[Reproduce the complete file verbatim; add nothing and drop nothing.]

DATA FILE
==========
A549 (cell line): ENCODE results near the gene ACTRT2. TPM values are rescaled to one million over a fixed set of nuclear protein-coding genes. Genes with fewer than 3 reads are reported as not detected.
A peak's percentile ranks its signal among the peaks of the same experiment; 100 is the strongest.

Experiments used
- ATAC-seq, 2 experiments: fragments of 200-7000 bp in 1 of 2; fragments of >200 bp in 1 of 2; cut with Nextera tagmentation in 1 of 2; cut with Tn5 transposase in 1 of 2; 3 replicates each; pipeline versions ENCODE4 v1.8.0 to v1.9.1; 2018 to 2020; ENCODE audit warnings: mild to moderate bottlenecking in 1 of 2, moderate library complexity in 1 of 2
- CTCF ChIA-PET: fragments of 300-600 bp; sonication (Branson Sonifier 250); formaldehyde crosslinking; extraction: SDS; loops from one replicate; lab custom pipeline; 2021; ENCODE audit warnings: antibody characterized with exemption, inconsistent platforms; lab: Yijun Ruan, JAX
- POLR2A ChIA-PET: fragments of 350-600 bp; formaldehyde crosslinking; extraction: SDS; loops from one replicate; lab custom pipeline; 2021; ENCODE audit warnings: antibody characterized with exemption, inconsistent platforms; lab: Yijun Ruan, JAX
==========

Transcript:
A549 (cell line): ENCODE results near the gene ACTRT2. TPM values are rescaled to one million over a fixed set of nuclear protein-coding genes. Genes with fewer than 3 reads are reported as not detected.
A peak's percentile ranks its signal among the peaks of the same experiment; 100 is the strongest.

Experiments used
- ATAC-seq, 2 experiments: fragments of 200-7000 bp in 1 of 2; fragments of >200 bp in 1 of 2; cut with Nextera tagmentation in 1 of 2; cut with Tn5 transposase in 1 of 2; 3 replicates each; pipeline versions ENCODE4 v1.8.0 to v1.9.1; 2018 to 2020; ENCODE audit warnings: mild to moderate bottlenecking in 1 of 2, moderate library complexity in 1 of 2
- CTCF ChIA-PET: fragments of 300-600 bp; sonication (Branson Sonifier 250); formaldehyde crosslinking; extraction: SDS; loops from one replicate; lab custom pipeline; 2021; ENCODE audit warnings: antibody characterized with exemption, inconsistent platforms; lab: Yijun Ruan, JAX
- POLR2A ChIA-PET: fragments of 350-600 bp; formaldehyde crosslinking; extraction: SDS; loops from one replicate; lab custom pipeline; 2021; ENCODE audit warnings: antibody characterized with exemption, inconsistent platforms; lab: Yijun Ruan, JAX